“That is a nice cushion for us to be able to fund our programs,” he said.
The addition to the fund balance can be attributed in large part to the reclassification of certain special education costs. Federal funding reimburses districts at a 100 percent rate of expenditures, whereas state funding only covers a portion of costs. By reclassifying certain expenditures in special ed from state to federal, the district was able to recoup additional funds.
Last year, due to delays in state aid payments, the district showed a negative cash balance. This year, Kolander said it feels a lot better to actually see money in the bank instead of IOUs.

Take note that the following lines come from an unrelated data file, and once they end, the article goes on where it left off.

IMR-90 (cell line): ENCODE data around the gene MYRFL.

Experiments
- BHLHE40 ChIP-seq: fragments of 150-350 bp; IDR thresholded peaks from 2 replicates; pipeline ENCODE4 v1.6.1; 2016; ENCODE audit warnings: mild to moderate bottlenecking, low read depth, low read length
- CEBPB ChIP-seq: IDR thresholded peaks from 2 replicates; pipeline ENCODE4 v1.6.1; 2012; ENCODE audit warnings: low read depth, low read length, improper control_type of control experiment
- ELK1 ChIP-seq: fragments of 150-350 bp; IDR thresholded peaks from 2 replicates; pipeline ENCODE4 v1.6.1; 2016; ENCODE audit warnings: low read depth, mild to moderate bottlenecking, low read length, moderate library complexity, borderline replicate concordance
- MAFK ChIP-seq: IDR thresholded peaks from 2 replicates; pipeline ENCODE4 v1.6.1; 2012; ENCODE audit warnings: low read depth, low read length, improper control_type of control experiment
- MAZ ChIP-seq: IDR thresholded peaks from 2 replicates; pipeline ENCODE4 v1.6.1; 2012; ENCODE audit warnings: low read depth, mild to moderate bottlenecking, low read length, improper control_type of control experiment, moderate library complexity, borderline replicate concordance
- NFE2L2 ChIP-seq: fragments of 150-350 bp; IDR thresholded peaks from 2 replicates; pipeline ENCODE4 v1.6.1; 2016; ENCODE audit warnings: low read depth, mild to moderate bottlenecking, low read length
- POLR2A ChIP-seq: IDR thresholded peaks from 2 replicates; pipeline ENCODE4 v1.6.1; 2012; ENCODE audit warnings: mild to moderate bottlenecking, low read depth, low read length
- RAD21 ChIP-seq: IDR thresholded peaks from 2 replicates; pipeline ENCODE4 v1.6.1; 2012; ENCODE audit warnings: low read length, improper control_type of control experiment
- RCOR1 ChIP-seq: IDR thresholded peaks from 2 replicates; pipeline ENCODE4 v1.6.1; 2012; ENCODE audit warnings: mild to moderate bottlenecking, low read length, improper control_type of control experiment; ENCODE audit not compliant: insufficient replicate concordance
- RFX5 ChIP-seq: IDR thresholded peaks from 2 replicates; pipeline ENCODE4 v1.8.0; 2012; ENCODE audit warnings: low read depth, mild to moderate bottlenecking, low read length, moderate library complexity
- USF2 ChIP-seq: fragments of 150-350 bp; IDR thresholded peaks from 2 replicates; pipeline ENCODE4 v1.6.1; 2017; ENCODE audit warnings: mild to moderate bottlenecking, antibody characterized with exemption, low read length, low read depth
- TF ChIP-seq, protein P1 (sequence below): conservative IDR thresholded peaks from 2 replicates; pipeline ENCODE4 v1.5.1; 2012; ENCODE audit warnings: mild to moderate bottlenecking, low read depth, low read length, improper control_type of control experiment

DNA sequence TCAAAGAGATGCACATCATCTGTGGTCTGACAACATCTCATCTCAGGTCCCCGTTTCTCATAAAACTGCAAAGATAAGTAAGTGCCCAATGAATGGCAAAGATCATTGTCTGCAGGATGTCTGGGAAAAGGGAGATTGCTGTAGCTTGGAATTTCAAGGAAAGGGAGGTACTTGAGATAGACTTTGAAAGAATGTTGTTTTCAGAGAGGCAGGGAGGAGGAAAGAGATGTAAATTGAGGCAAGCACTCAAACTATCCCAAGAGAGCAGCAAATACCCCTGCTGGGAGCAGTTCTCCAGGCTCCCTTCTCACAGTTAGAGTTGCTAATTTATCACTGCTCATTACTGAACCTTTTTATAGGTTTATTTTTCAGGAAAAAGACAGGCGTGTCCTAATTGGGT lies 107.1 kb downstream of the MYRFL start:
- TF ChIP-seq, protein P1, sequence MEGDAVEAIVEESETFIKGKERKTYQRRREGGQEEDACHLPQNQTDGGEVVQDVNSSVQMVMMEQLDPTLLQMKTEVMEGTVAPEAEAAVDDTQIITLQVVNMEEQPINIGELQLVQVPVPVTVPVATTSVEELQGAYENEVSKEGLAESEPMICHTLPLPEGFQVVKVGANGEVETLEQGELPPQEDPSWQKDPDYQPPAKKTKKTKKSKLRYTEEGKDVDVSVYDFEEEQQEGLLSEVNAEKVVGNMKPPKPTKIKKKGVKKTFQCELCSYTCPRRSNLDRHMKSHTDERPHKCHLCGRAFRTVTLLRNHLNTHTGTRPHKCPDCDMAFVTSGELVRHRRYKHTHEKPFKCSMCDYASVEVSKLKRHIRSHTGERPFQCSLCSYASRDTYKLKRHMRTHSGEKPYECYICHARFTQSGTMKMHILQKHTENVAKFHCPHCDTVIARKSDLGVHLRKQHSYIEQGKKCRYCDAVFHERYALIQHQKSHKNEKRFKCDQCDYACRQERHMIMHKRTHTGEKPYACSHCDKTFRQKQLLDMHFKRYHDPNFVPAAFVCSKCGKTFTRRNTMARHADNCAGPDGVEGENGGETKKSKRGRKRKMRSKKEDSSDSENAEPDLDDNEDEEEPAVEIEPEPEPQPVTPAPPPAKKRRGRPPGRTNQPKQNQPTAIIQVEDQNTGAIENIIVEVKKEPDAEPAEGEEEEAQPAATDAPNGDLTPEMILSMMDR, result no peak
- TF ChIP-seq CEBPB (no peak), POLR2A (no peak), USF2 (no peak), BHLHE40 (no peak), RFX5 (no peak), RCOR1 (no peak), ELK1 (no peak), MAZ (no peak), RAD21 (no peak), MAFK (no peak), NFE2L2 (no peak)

“That helps so much with your cash flow,” he said.
Hillberg praised the district's business office staff, reiterating that “nothing of any great significance” was found in the audit overall. Kolander said he's lucky to have Matt Wersal, a former employee at Clifton Larson Allen, as a member of the business office staff to help the district with the process.
“I'm very proud of my team,” Kolander said. “Overall, it was a very, very clean audit.”